1/ Responses of human respiratory epithelium to particle-induced environmental stress (Armelle Baeza (group manager), Sonja Boland, Stéphanie Devineau, Francelyne Marano (emeritus)).
Human activity (industry, transport) and especially the use of nanotechnologies results in an increase in the exposure of populations to atmospheric pollutants as well as to engineered nanomaterials. The epithelial cells lining the respiratory tract are the first target of inhaled particles, and develop specific responses to this type of exposure.
Our research aims to relate the biological responses with certain physico-chemical characteristics of the particles (chemical composition, size, specific surface, surface reactivity, crystallinity, shape, oxidative potential…). We study engineered nanoparticles as well as nanoparticles unintentionally produced by combustion (diesel engine, chimney fires) or by wear processes (brake pad).
We attempt to improve understanding of the cellular and molecular mechanisms induced by these particles and especially their ability to generate an oxidative stress related or not to their intrinsic oxidative properties.
Oxidative stress can activate signalling cascades leading to adaptive responses or cell death. We also study the nucleolus, a nuclear domain dedicated to ribosome biogenesis and considered as a sensor of cellular stress.
We favor in vitro approaches to investigate the direct effect of the particles on respiratory epithelial cells by using cell lines as well as primary cultures of the human bronchial epithelium. The latter are able to differentiate in vitro and to develop a mucociliary epithelium that can be preserved in culture for several months allowing performing repeated exposures at low doses and studying long term effects.
In particular, the team focuses on:
- internalisation mechanisms and those of passage of particles through airway epithelial barrier
- adaptive responses (such as the anti-oxidant and pro-inflammatory responses) triggered by particles and the cell signalling pathways involved
- the effect of particles on the repair and protection functions of the epithelial barrier and their impact on the differentiation of the respiratory epithelium using omics approaches especially on the epithelial secretome.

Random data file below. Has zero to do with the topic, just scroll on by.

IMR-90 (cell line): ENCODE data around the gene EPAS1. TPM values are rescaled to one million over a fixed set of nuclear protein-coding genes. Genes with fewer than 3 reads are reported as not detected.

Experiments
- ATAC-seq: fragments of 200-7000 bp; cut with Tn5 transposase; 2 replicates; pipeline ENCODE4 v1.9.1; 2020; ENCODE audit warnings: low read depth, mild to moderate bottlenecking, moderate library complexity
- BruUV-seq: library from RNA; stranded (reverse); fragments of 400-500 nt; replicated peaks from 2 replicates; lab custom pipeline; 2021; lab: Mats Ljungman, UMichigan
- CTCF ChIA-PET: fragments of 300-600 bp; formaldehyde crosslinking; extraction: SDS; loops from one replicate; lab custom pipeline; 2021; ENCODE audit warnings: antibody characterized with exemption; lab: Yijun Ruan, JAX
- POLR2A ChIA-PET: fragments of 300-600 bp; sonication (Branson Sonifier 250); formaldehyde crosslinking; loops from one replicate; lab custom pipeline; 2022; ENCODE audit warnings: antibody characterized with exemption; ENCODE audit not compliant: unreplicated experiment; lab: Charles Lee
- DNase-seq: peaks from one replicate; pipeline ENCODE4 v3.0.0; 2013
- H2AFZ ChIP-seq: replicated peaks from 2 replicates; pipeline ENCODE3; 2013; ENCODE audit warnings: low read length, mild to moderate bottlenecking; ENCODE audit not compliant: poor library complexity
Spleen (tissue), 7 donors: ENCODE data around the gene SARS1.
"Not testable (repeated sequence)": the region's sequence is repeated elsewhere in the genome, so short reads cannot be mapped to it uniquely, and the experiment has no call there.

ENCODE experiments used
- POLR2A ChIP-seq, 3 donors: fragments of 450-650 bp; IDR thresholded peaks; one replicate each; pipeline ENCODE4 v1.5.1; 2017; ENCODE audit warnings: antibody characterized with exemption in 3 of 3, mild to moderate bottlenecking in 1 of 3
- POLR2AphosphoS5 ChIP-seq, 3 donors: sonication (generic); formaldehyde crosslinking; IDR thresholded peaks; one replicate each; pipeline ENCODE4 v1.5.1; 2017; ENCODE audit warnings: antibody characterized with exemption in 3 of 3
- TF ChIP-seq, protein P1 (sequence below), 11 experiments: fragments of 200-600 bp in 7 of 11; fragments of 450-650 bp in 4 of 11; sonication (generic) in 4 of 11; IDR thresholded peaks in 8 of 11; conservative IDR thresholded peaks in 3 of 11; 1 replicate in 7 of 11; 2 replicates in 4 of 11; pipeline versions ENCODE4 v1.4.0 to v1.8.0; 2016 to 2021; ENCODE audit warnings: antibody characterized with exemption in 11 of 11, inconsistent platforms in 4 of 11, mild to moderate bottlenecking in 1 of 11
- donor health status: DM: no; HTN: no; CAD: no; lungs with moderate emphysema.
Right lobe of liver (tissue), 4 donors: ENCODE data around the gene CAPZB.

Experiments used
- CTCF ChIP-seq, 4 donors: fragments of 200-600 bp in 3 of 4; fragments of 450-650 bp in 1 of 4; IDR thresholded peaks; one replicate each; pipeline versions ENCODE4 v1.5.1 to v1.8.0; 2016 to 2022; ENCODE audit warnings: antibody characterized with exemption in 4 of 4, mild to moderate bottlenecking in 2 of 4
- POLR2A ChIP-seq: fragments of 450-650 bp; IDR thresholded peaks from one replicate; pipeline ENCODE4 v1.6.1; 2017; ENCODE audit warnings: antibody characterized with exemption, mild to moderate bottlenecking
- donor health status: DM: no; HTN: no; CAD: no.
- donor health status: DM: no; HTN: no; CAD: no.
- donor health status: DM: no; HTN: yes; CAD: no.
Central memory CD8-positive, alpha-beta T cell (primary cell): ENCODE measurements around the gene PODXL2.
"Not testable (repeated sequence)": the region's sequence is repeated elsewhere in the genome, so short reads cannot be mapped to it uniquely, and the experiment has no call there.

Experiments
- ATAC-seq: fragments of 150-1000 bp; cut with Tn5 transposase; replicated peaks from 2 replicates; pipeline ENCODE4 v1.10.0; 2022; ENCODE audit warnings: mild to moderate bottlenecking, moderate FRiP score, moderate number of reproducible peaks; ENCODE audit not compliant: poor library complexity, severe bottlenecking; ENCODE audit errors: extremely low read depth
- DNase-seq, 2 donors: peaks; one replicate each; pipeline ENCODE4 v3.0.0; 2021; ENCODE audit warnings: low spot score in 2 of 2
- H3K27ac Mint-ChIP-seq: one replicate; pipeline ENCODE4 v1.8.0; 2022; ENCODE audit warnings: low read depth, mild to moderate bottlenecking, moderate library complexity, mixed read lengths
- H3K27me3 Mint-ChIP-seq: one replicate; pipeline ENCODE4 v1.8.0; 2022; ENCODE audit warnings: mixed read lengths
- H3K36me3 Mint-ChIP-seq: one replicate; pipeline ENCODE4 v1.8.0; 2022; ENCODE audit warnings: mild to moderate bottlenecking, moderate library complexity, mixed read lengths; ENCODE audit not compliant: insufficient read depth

- the modulation of these different effects by the interaction of particles not only with biomolecules (lipids, proteins) forming a corona around particles but also with xenobiotics.
Our researches aim to contribute to establish adverse outcome pathways through identifying mechanisms of toxicity and developing 3D culture models.
2/ Cellular and nucleolar stress (Pascal Roussel, Valentina Sirri-Roussel).
We study the role of the nucleolar NAD+-dependent deacetylase sirtuin 7 (SIRT7) in the synthesis of ribosomal subunits. We revealed that SIRT7 activity is a critical regulator of processing of 45S, 32S and 30S pre-rRNAs.
We demonstrated that naphthoquinones menadione and plumbagin inhibit SIRT7 in vitro and in vivo. We also established that sulfhydryl arylation by menadione or plumbagin could be prevented by the thiol reducing agent N-acetyl-L-cysteine, with concomitant blockade of inhibition of SIRT7 catalytic activity. This inhibition of SIRT7 could be crucial in defining menadione or plumbagin as anti-tumor agents.
3/ Enzymes, environment, molecular pathology (Linh-Chi Bui, Florent Busi, Frédérique Deshayes, Jean-Marie Dupret (group manager), Emile Petit, Justine Renault, Fernando Rodrigues-Lima (group manager), Mireille Viguier).
We seek to characterize at the molecular and functional levels the interactions between xenobiotics and enzymatic pathways.
We focus mainly our work on the impact of leukemogenic chemicals (benzene, etoposide,…) on the tyrosine phosphatase PTPN2, the histone acetyltransferase CREBBP and the histone methyltransferase SETD2.
We also study the structural, molecular and functional impacts of pathogenic mutations on these enzymes in the context of malignancies.
These three enzymes (PTPN2, CREBBP and SETD2) play key roles in cell signaling and/or epigenetic processes and have been shown to be involved in normal and malignant hematopoiesis. We demonstrated through different molecular and cellular approaches that leukemogenic quinone metabolites irreversibly impair the functions of these enzymes through covalent modification of critical catalytic or structural cysteines with subsequent impact on cell signaling and on epigenetic modification of histones. In parallel, we carried out structural and enzymatic approaches that allowed us to characterize the first crystal structure of a pathogenic mutant of PTPN2 (C216G) and the functional impact of this mutation.